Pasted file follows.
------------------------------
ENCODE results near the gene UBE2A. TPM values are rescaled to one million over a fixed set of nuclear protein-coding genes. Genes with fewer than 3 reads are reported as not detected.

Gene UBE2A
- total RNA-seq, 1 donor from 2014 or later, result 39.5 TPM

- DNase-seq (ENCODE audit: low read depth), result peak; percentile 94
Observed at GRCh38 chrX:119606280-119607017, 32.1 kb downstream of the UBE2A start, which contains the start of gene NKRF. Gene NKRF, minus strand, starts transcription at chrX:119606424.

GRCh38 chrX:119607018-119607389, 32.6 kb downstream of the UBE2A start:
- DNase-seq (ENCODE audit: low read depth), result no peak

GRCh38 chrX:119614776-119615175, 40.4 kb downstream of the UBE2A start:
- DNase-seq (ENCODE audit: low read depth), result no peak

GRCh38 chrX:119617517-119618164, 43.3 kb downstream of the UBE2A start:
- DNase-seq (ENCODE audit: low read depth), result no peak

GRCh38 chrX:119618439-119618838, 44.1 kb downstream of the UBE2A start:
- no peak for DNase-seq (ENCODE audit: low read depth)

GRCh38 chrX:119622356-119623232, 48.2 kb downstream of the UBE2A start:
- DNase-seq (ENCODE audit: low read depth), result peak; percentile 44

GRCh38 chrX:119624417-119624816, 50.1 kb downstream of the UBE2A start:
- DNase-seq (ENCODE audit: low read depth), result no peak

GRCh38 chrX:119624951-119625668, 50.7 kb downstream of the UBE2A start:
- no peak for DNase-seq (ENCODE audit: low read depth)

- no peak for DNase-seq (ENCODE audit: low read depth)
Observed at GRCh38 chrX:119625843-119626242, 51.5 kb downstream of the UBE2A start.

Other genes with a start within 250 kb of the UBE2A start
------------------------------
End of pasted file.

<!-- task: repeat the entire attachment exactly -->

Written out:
ENCODE results near the gene UBE2A. TPM values are rescaled to one million over a fixed set of nuclear protein-coding genes. Genes with fewer than 3 reads are reported as not detected.

Gene UBE2A
- total RNA-seq, 1 donor from 2014 or later, result 39.5 TPM

- DNase-seq (ENCODE audit: low read depth), result peak; percentile 94
Observed at GRCh38 chrX:119606280-119607017, 32.1 kb downstream of the UBE2A start, which contains the start of gene NKRF. Gene NKRF, minus strand, starts transcription at chrX:119606424.

GRCh38 chrX:119607018-119607389, 32.6 kb downstream of the UBE2A start:
- DNase-seq (ENCODE audit: low read depth), result no peak

GRCh38 chrX:119614776-119615175, 40.4 kb downstream of the UBE2A start:
- DNase-seq (ENCODE audit: low read depth), result no peak

GRCh38 chrX:119617517-119618164, 43.3 kb downstream of the UBE2A start:
- DNase-seq (ENCODE audit: low read depth), result no peak

GRCh38 chrX:119618439-119618838, 44.1 kb downstream of the UBE2A start:
- no peak for DNase-seq (ENCODE audit: low read depth)

GRCh38 chrX:119622356-119623232, 48.2 kb downstream of the UBE2A start:
- DNase-seq (ENCODE audit: low read depth), result peak; percentile 44

GRCh38 chrX:119624417-119624816, 50.1 kb downstream of the UBE2A start:
- DNase-seq (ENCODE audit: low read depth), result no peak

GRCh38 chrX:119624951-119625668, 50.7 kb downstream of the UBE2A start:
- no peak for DNase-seq (ENCODE audit: low read depth)

- no peak for DNase-seq (ENCODE audit: low read depth)
Observed at GRCh38 chrX:119625843-119626242, 51.5 kb downstream of the UBE2A start.

Other genes with a start within 250 kb of the UBE2A start